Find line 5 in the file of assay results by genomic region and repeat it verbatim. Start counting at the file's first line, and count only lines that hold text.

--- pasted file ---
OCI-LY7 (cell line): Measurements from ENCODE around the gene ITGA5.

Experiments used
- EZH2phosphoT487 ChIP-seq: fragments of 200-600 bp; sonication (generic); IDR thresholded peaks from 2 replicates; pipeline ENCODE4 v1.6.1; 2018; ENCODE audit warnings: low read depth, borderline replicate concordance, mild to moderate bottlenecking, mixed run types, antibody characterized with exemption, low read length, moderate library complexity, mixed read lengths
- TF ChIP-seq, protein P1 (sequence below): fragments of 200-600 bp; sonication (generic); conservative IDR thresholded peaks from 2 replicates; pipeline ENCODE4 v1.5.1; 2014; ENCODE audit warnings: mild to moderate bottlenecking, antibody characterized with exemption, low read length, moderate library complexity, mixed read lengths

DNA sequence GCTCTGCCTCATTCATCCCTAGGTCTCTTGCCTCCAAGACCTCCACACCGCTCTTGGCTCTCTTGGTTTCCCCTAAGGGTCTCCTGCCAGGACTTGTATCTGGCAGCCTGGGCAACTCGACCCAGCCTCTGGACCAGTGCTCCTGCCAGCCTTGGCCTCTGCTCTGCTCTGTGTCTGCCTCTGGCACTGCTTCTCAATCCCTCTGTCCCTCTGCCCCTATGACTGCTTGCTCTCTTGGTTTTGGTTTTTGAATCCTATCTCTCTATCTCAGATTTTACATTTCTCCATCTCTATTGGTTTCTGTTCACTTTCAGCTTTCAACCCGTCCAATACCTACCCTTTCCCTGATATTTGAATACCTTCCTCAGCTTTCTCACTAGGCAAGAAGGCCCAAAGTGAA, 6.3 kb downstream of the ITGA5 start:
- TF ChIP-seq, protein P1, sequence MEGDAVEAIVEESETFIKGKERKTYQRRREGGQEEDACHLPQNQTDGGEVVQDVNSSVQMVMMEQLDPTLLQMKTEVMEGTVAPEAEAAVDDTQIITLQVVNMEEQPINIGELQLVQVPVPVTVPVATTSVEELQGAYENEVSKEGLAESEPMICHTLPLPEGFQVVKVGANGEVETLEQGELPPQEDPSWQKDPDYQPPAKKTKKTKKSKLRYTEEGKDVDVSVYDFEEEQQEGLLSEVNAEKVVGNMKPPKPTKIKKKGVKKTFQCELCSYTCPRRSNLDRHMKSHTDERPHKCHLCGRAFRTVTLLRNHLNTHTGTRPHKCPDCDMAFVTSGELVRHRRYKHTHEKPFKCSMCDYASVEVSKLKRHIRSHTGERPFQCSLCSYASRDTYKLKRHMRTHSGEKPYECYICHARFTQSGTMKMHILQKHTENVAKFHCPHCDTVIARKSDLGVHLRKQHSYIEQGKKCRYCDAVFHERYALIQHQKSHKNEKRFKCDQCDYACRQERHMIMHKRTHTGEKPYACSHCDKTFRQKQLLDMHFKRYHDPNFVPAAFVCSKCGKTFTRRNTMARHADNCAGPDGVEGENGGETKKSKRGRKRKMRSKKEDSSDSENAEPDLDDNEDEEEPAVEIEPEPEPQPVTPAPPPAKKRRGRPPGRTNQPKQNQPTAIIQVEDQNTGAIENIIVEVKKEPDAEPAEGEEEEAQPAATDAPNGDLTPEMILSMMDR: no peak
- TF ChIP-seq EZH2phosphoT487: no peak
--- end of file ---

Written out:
DNA sequence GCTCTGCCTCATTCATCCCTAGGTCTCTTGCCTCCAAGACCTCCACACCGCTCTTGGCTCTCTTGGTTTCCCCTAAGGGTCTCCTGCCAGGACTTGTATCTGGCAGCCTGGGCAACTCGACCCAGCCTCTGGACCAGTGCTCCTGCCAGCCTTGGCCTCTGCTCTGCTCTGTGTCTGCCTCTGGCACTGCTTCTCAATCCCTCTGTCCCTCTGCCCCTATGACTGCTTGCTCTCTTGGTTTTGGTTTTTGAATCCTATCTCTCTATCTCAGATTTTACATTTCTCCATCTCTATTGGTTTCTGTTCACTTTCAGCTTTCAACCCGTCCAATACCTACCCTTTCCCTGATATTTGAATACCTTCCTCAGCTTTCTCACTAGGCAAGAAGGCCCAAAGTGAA, 6.3 kb downstream of the ITGA5 start: